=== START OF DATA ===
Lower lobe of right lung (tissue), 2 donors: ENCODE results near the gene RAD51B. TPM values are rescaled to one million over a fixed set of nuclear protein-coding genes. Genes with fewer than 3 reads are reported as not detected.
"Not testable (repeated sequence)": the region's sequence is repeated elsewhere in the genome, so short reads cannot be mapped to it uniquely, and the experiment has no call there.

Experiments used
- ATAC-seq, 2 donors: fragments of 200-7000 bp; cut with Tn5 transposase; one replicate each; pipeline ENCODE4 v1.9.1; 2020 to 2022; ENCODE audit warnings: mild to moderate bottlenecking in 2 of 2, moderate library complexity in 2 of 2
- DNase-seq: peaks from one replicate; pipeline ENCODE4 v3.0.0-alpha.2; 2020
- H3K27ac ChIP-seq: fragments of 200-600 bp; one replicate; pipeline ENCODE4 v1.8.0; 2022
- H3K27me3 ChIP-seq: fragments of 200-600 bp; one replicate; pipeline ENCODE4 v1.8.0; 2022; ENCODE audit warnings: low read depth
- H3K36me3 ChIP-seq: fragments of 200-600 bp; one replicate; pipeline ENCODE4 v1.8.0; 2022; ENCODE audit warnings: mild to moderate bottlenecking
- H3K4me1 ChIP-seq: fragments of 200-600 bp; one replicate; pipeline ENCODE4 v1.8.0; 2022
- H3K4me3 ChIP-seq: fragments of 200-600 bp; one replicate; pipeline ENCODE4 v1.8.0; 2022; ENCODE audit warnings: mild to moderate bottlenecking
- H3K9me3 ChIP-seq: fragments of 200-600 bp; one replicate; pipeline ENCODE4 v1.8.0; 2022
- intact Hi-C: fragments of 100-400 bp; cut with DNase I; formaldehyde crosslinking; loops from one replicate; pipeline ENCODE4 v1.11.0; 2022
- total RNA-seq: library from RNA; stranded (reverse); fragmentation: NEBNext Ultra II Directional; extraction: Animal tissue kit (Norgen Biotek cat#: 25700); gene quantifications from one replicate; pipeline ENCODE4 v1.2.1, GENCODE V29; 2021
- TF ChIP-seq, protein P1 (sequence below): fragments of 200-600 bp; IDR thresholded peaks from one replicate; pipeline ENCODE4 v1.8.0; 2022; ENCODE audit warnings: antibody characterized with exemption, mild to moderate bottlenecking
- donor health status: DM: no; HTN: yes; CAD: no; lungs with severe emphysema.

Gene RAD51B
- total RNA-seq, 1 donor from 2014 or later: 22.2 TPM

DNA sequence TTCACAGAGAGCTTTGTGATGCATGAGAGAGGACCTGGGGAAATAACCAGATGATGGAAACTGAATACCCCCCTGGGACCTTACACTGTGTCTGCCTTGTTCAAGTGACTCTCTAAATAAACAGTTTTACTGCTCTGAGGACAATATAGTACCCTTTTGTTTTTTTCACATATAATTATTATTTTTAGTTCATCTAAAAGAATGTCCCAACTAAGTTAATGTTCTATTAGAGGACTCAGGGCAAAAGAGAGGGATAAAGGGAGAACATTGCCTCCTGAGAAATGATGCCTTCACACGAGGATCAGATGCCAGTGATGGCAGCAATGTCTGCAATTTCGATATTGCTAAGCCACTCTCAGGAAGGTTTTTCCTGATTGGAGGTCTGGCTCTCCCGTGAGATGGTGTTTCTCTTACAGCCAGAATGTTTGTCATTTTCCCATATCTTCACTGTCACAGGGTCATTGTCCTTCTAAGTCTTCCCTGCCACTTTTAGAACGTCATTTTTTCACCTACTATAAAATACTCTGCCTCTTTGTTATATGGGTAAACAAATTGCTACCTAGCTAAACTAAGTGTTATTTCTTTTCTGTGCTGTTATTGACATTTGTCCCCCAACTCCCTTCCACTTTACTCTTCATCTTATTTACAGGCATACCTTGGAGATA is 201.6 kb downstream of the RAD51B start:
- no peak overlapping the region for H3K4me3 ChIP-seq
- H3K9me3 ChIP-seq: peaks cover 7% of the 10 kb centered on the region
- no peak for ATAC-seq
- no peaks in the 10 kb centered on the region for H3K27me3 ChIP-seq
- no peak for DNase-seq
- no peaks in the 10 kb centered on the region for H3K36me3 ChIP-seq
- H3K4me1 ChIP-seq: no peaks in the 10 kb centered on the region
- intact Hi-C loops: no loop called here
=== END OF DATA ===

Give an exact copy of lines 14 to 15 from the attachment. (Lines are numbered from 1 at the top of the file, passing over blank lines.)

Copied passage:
- TF ChIP-seq, protein P1 (sequence below): fragments of 200-600 bp; IDR thresholded peaks from one replicate; pipeline ENCODE4 v1.8.0; 2022; ENCODE audit warnings: antibody characterized with exemption, mild to moderate bottlenecking
- donor health status: DM: no; HTN: yes; CAD: no; lungs with severe emphysema.